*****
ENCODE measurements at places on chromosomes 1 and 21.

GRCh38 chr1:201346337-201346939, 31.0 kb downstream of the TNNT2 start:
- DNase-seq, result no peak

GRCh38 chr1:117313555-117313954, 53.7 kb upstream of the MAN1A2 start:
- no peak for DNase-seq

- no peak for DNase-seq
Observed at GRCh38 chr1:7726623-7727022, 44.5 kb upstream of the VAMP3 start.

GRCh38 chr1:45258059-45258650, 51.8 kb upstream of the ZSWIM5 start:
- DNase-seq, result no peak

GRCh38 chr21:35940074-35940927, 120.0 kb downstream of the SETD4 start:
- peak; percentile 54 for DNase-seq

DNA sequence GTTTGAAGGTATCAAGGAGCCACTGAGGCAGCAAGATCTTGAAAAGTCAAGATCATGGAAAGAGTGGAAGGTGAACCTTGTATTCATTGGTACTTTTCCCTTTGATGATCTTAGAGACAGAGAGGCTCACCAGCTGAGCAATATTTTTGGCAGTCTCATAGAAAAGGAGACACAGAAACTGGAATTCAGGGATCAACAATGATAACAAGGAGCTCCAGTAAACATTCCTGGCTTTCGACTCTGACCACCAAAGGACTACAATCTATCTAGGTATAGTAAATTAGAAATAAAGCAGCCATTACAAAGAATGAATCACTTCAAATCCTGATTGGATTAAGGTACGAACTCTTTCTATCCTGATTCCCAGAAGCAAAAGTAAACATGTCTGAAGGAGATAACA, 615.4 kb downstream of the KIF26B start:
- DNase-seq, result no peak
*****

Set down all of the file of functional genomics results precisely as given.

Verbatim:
ENCODE measurements at places on chromosomes 1 and 21.

GRCh38 chr1:201346337-201346939, 31.0 kb downstream of the TNNT2 start:
- DNase-seq, result no peak

GRCh38 chr1:117313555-117313954, 53.7 kb upstream of the MAN1A2 start:
- no peak for DNase-seq

- no peak for DNase-seq
Observed at GRCh38 chr1:7726623-7727022, 44.5 kb upstream of the VAMP3 start.

GRCh38 chr1:45258059-45258650, 51.8 kb upstream of the ZSWIM5 start:
- DNase-seq, result no peak

GRCh38 chr21:35940074-35940927, 120.0 kb downstream of the SETD4 start:
- peak; percentile 54 for DNase-seq

DNA sequence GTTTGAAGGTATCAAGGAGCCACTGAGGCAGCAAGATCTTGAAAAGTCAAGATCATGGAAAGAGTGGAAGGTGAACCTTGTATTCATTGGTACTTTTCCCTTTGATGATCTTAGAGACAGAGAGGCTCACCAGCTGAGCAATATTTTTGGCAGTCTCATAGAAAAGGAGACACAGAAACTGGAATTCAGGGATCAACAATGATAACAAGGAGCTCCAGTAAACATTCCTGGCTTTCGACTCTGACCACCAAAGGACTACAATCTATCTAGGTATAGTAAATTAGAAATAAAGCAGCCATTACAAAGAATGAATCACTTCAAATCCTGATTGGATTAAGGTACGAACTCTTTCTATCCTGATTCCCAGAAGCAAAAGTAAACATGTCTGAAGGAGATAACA, 615.4 kb downstream of the KIF26B start:
- DNase-seq, result no peak